The innovative character of veterinary ethics is commonly attributed to a change that has largely come from within the profession. These internal developments have opened the subject to contributions from academia, in particular the humanities and social sciences. This has led to an exchange of ideas among disciplines which has been mutually beneficial. It has also allowed the veterinary profession to reform its understanding of its practical mandate and ethical scope. Given that the profession has gained broad respect for its scientific competence, the time has come for such questions about its role and responsibilities as a social institution. Such self-reflections are predicated on - and in turn enrich - our curiosity in the multiple ways veterinary medicine is involved in the shaping of human-animal-relationships. The idea of a self-contained profession which only provides scientific data on questions that arise ‘outside’ the society - e.g. the concern for animal welfare - is thus challenged by a close examination of the role of veterinary medicine in society as an active cultural player. Here, it has therefore been necessary to address the variety of approaches to veterinary ethics on multiple levels. Veterinarians are involved in many aspects of human-animal-relationships, indeed, they are charged with a special responsibility for animal and human health as well as for individual and public health. They are expected to strive for animal welfare, to guarantee food safety, and to contribute to national economic welfare. They are scientists and practitioners, they deal with feathers, fur, and farms, they care, cull, and cure, deal with pet owners, producers, livestock industry, administrators and the media. Moral dimensions and normative implications are expressed, reaffirmed and transformed in these manifold, cross-species interactions which take place in markedly different social and cultural spheres. We are convinced that research on the moral plurality and the different contexts of animal care will not only continue but will also become further incorporated into veterinary practice. It is our hope that this special issue can support this development.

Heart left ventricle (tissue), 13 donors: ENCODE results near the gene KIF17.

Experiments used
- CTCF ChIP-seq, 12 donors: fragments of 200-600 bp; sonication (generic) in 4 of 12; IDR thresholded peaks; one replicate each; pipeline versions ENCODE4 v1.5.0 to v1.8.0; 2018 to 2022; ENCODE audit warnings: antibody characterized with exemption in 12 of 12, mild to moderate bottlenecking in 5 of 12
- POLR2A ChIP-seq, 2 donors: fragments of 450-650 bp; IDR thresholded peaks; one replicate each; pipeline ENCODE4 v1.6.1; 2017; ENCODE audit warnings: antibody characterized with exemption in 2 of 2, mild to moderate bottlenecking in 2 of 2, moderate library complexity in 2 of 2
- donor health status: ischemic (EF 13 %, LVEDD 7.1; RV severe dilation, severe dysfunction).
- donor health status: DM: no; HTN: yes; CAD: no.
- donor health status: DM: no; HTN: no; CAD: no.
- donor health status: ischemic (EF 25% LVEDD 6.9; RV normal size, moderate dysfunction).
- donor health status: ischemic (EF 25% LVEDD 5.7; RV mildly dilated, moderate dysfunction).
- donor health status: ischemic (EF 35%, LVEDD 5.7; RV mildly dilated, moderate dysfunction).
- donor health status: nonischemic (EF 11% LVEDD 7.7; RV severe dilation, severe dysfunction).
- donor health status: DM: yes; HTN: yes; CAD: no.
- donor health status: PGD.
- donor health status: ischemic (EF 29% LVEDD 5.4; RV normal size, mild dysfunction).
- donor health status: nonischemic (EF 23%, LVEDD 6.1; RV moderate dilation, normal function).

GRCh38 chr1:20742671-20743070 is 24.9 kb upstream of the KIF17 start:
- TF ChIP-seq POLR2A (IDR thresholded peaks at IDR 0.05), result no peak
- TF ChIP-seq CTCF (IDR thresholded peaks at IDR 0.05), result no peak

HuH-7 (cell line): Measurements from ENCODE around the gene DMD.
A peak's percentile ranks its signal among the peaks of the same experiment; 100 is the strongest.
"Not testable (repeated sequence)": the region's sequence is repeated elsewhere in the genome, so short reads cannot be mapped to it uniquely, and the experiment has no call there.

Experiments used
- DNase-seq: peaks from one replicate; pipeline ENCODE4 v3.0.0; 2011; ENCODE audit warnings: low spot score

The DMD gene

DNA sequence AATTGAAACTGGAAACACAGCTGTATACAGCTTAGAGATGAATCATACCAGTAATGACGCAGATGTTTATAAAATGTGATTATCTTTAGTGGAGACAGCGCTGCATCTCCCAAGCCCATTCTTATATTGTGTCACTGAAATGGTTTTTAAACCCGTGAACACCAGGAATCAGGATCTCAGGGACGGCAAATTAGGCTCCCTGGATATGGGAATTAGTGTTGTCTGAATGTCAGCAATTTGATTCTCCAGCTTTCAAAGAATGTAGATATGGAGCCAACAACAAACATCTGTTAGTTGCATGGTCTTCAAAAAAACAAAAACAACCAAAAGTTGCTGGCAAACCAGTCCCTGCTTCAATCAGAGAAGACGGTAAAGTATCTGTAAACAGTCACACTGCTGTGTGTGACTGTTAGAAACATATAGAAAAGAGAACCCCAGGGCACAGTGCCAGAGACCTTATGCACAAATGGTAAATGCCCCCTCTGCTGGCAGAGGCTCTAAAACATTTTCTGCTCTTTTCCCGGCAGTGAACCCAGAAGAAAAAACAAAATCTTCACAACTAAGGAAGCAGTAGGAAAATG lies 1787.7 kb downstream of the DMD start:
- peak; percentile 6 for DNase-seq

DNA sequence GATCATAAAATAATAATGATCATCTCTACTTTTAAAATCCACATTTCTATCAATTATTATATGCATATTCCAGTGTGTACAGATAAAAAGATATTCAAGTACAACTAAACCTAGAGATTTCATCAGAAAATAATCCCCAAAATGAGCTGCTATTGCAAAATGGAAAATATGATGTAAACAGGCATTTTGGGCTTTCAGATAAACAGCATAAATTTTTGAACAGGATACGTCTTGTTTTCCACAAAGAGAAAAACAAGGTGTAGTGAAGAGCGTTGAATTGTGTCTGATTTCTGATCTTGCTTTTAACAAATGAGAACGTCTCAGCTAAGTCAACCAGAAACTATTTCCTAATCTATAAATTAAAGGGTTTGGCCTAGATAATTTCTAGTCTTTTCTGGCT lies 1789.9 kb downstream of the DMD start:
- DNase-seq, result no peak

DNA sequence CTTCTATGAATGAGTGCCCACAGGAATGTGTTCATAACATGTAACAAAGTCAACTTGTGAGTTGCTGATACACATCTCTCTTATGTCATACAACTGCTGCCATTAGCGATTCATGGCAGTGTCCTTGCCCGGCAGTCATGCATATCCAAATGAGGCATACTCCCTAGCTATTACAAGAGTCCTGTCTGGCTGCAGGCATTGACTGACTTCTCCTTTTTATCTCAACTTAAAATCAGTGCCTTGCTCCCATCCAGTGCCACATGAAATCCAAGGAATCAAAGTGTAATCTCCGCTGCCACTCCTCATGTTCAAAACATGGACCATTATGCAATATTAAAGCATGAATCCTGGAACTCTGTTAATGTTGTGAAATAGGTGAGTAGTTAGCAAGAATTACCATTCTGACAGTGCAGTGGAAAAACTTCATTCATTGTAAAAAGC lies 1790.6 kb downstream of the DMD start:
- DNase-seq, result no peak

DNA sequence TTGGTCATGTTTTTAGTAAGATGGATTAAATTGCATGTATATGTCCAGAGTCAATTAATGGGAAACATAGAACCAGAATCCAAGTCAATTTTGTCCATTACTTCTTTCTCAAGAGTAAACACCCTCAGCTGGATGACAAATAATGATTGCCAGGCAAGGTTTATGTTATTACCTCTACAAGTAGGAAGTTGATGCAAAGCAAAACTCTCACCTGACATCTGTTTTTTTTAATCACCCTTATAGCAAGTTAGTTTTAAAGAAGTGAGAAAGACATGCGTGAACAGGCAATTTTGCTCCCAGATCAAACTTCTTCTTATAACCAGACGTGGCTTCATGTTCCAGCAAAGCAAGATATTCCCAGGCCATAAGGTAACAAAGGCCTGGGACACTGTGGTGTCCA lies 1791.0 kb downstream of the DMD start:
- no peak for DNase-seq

As the editors we would like to thank all anonymous reviewers for taking on the challenge to review papers of interdisciplinary nature and Jenny Navarro (Springer Publisher) as well as Svenja Springer (Messerli Research Institute) for supporting the publication process. Further we would like to express our gratitude to Anne Algers and Matthias Kaiser (editors in chief) who made it possible to publish this special issue in the Journal Food Ethics.